A former colleague of mine spotted my pens and wanted 30 chairman style pens to give to clients and personnel. Most of these pens were chrome plated roller balls, but I also made a few gold plated ones. I’m not a big fan of fountain pens as my handwriting looks a lot like chicken scratches but I have to admit these kits look amazing.
I used olive wood for most of the pens and wengé and some hardwood for the personal pens. These last ones were not only engraved with the company logo, but also with a name. As an extra twist the engraving was filled with metal powder in a color matching the pen kit.
[ngg_images source=”galleries” container_ids=”11″ display_type=”photocrati-nextgen_basic_thumbnails” override_thumbnail_settings=”0″ thumbnail_width=”120″ thumbnail_height=”90″ thumbnail_crop=”1″ images_per_page=”20″ number_of_columns=”0″ ajax_pagination=”0″ show_all_in_lightbox=”0″ use_imagebrowser_effect=”0″ show_slideshow_link=”1″ slideshow_link_text=”[Show slideshow]” slug=”roolit-engraved-chairman-pens” order_by=”sortorder” order_direction=”ASC” returns=”included” maximum_entity_count=”500″]As always with these types of projects the volume presents some challenges. I learned a few new things making these.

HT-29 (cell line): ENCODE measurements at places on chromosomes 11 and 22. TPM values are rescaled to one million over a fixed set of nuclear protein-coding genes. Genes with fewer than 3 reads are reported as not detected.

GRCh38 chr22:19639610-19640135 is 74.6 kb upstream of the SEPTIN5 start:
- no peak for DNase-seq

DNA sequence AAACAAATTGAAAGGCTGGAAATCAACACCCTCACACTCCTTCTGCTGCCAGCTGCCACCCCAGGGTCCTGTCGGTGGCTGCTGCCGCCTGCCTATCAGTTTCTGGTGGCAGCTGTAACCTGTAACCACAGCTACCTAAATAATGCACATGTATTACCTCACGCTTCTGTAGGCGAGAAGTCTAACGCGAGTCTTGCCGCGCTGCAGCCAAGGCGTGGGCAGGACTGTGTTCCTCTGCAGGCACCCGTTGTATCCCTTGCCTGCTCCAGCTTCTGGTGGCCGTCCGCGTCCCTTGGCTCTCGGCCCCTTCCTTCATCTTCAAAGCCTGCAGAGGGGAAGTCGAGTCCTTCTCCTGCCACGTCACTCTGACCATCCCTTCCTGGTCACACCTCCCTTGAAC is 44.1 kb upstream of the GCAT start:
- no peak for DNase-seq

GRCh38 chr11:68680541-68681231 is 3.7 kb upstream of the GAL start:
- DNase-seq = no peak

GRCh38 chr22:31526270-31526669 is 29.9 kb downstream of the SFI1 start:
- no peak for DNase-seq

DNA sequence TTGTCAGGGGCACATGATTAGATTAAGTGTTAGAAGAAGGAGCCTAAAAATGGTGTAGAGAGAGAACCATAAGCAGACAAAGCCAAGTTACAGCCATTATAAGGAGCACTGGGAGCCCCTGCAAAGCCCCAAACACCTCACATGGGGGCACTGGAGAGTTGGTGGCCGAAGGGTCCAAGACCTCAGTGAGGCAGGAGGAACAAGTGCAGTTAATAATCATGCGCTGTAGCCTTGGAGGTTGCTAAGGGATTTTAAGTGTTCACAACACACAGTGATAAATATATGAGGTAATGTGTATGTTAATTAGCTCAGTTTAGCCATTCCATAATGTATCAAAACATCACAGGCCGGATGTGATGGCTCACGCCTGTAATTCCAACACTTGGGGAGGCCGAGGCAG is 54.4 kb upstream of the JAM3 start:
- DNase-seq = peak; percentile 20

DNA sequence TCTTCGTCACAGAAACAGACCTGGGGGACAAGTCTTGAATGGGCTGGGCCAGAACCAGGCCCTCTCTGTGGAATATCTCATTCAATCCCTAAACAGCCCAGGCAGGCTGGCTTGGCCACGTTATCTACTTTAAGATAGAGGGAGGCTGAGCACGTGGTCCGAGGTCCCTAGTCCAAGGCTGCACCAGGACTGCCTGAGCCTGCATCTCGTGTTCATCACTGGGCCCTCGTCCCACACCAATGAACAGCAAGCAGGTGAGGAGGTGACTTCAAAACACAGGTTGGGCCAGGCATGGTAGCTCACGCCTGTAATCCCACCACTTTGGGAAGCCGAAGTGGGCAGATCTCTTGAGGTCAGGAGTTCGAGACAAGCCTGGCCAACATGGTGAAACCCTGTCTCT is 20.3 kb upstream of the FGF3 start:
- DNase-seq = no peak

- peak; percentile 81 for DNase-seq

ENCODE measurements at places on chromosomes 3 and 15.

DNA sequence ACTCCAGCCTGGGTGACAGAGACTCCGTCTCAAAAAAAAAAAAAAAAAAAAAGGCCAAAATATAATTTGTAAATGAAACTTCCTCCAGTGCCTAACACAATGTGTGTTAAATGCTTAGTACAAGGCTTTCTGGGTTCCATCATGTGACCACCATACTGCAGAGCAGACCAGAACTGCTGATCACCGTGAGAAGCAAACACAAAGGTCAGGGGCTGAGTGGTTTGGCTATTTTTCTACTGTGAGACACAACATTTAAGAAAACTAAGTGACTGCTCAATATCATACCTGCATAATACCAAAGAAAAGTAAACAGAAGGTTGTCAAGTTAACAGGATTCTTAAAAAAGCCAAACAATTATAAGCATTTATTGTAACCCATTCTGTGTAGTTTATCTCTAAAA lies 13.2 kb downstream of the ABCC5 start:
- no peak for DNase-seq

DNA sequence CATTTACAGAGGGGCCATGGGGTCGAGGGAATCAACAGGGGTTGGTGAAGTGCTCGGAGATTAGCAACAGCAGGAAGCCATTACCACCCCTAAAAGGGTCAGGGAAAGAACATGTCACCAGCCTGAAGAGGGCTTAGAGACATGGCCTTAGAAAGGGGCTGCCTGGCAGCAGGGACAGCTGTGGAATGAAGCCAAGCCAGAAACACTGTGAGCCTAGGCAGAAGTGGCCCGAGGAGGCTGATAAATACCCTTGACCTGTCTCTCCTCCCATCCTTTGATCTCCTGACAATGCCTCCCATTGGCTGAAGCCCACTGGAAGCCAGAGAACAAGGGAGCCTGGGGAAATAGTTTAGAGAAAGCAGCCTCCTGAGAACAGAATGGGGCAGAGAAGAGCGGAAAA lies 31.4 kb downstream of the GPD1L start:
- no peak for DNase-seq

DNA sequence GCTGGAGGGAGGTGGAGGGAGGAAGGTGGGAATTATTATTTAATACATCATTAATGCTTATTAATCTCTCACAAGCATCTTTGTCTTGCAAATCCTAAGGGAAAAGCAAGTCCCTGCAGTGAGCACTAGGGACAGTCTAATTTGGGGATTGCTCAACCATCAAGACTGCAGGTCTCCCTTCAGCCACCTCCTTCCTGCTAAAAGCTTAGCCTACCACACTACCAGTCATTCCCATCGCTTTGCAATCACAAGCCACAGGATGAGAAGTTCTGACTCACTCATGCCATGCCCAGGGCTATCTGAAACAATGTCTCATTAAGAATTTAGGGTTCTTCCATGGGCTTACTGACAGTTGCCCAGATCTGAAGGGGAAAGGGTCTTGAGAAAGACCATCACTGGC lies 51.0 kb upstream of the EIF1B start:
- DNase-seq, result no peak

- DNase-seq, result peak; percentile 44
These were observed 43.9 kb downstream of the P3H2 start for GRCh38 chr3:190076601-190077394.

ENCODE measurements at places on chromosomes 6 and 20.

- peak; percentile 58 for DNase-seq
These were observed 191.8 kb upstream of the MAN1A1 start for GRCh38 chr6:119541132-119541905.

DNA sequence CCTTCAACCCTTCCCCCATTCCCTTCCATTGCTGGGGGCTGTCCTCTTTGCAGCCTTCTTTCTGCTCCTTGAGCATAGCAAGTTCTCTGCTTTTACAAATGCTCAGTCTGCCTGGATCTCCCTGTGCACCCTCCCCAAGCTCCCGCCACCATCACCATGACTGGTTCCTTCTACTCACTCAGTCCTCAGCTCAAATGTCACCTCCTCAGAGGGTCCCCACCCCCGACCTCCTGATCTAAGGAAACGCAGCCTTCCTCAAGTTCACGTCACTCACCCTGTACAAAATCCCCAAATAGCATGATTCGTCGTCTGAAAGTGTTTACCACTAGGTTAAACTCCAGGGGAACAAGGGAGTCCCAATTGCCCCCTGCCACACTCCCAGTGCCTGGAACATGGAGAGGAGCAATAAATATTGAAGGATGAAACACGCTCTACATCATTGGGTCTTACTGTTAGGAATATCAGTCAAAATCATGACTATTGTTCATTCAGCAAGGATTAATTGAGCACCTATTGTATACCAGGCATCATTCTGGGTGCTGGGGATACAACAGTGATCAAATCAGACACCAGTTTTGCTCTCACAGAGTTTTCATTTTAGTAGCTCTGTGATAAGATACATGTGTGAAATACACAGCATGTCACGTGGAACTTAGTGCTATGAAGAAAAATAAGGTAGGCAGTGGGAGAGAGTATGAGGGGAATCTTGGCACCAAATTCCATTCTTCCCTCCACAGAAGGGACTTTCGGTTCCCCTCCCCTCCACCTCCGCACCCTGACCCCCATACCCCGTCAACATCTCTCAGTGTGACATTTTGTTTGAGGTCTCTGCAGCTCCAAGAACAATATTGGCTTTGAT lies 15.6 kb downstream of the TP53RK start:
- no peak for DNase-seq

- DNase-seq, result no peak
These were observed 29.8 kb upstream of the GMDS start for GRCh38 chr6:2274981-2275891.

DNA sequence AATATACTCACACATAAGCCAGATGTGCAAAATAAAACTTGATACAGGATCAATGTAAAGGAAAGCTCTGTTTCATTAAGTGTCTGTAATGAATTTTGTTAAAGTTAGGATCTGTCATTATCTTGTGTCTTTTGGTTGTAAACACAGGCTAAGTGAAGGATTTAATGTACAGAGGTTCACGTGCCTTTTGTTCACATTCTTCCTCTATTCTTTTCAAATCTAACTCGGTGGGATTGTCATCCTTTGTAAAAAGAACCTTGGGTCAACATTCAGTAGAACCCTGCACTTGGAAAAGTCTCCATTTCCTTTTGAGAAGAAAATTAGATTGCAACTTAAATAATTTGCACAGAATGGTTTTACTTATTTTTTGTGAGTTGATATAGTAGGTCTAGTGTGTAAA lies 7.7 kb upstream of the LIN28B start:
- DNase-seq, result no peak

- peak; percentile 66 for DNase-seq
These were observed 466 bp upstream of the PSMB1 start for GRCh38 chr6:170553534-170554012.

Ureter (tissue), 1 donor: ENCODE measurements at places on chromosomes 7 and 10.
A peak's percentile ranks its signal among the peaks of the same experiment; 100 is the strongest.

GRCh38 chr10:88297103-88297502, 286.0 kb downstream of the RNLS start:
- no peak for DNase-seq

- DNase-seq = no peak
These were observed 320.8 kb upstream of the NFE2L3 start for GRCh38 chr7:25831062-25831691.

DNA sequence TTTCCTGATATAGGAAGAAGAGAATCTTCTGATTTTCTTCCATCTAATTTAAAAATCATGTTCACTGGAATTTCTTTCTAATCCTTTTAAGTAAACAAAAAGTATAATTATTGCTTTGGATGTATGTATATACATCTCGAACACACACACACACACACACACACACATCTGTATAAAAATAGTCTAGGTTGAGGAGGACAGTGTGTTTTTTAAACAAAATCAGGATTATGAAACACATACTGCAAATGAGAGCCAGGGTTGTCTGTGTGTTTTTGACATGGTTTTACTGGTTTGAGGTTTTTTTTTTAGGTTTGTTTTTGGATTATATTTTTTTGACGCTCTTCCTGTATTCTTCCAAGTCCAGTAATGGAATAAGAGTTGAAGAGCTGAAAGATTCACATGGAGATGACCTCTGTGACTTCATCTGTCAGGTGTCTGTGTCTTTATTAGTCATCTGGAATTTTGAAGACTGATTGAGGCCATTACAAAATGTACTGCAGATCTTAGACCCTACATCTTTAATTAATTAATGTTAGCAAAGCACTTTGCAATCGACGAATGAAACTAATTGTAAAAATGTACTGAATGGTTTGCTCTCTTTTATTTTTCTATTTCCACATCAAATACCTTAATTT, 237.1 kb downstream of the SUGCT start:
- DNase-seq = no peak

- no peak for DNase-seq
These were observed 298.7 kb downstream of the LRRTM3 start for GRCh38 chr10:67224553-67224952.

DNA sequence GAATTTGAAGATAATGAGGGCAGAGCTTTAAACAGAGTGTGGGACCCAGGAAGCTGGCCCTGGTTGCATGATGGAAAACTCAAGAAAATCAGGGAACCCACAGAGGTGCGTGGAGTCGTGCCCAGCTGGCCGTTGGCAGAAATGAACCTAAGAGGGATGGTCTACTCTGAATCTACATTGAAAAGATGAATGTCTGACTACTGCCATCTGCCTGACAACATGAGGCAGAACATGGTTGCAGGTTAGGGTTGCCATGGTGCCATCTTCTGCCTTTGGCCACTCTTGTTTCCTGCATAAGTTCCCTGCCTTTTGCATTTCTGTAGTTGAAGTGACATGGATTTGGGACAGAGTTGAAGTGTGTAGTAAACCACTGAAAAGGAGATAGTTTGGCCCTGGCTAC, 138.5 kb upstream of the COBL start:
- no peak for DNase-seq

A good drill press is essential
Drilling 60 pre-cut blanks takes a while and you need a good tool to do it. Since these need to be drilled in end grain and the bits are pretty big, they will heat up (as will the drill motor!). Pre drilling with a smaller bit helps a lot in this department. I ended up drilling a shallow hole with the correct bit, changing to a smaller bit to drill through and finally making another pass with the correct bit. This way you ensure the final hole is exactly where you want it.
Another side effect of the large number of blanks to drill is mr Murphy. Things will go wrong, some blanks cracked beyond repair or slipped during drilling. Others fell apart during turning (due to a bad glue up). So preparing extra blanks and even having a pen kit or 2 extra is a must.